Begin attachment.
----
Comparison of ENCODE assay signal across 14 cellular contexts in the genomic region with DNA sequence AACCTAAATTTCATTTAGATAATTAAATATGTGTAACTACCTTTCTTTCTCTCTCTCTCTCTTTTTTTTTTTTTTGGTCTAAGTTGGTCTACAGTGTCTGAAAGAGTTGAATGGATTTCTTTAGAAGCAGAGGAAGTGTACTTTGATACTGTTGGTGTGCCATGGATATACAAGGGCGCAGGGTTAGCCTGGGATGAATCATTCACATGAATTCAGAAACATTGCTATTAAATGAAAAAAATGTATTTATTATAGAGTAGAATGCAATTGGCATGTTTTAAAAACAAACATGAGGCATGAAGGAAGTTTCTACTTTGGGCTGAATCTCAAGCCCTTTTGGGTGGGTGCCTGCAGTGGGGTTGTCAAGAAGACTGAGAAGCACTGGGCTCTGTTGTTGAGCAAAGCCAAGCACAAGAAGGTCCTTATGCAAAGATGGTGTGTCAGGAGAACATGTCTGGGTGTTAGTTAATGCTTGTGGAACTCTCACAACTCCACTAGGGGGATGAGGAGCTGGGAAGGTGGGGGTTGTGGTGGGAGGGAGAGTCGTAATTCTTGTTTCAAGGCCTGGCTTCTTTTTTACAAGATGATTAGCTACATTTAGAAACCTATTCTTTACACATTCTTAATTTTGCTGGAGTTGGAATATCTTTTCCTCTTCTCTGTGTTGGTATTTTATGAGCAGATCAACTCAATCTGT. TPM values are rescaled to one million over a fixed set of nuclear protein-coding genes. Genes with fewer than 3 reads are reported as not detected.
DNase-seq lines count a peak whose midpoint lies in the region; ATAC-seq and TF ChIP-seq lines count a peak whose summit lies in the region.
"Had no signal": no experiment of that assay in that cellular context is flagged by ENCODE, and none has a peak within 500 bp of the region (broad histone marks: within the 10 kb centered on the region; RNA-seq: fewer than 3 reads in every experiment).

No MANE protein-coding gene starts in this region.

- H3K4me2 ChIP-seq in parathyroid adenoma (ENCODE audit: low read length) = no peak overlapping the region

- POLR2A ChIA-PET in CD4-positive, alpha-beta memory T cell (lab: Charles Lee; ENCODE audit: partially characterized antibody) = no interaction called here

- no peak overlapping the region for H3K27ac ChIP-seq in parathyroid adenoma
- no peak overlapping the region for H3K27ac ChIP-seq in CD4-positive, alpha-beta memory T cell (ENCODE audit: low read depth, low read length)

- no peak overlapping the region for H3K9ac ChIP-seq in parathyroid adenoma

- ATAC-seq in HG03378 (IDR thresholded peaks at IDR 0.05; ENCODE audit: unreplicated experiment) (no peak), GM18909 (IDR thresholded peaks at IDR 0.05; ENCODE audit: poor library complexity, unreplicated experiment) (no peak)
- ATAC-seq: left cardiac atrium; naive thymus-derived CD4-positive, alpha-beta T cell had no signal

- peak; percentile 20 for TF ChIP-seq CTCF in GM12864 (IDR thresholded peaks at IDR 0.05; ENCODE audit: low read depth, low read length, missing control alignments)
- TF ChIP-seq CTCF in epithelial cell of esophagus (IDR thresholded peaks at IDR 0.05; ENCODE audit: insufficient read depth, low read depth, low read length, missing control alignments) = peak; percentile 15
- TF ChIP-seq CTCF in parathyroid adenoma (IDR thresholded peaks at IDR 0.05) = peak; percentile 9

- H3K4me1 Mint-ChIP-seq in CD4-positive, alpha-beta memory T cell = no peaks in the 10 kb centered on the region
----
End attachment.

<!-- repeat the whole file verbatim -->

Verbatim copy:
Comparison of ENCODE assay signal across 14 cellular contexts in the genomic region with DNA sequence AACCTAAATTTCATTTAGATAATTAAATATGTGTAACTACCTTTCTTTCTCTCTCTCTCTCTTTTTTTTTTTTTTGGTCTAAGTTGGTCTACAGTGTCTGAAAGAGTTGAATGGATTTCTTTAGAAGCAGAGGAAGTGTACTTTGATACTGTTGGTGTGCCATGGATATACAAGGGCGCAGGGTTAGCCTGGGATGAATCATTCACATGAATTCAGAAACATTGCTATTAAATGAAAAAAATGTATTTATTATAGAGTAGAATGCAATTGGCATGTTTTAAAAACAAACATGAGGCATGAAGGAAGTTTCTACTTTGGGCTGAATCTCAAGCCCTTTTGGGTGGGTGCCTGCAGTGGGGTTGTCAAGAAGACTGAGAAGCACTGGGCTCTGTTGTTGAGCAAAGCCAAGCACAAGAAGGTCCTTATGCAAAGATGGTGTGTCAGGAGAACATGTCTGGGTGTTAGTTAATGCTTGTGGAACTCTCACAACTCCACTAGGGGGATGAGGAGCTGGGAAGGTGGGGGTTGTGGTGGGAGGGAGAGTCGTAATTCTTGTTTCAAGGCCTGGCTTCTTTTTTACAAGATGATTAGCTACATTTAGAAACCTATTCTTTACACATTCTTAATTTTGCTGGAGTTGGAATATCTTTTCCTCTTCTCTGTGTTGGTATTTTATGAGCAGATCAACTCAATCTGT. TPM values are rescaled to one million over a fixed set of nuclear protein-coding genes. Genes with fewer than 3 reads are reported as not detected.
DNase-seq lines count a peak whose midpoint lies in the region; ATAC-seq and TF ChIP-seq lines count a peak whose summit lies in the region.
"Had no signal": no experiment of that assay in that cellular context is flagged by ENCODE, and none has a peak within 500 bp of the region (broad histone marks: within the 10 kb centered on the region; RNA-seq: fewer than 3 reads in every experiment).

No MANE protein-coding gene starts in this region.

- H3K4me2 ChIP-seq in parathyroid adenoma (ENCODE audit: low read length) = no peak overlapping the region

- POLR2A ChIA-PET in CD4-positive, alpha-beta memory T cell (lab: Charles Lee; ENCODE audit: partially characterized antibody) = no interaction called here

- no peak overlapping the region for H3K27ac ChIP-seq in parathyroid adenoma
- no peak overlapping the region for H3K27ac ChIP-seq in CD4-positive, alpha-beta memory T cell (ENCODE audit: low read depth, low read length)

- no peak overlapping the region for H3K9ac ChIP-seq in parathyroid adenoma

- ATAC-seq in HG03378 (IDR thresholded peaks at IDR 0.05; ENCODE audit: unreplicated experiment) (no peak), GM18909 (IDR thresholded peaks at IDR 0.05; ENCODE audit: poor library complexity, unreplicated experiment) (no peak)
- ATAC-seq: left cardiac atrium; naive thymus-derived CD4-positive, alpha-beta T cell had no signal

- peak; percentile 20 for TF ChIP-seq CTCF in GM12864 (IDR thresholded peaks at IDR 0.05; ENCODE audit: low read depth, low read length, missing control alignments)
- TF ChIP-seq CTCF in epithelial cell of esophagus (IDR thresholded peaks at IDR 0.05; ENCODE audit: insufficient read depth, low read depth, low read length, missing control alignments) = peak; percentile 15
- TF ChIP-seq CTCF in parathyroid adenoma (IDR thresholded peaks at IDR 0.05) = peak; percentile 9

- H3K4me1 Mint-ChIP-seq in CD4-positive, alpha-beta memory T cell = no peaks in the 10 kb centered on the region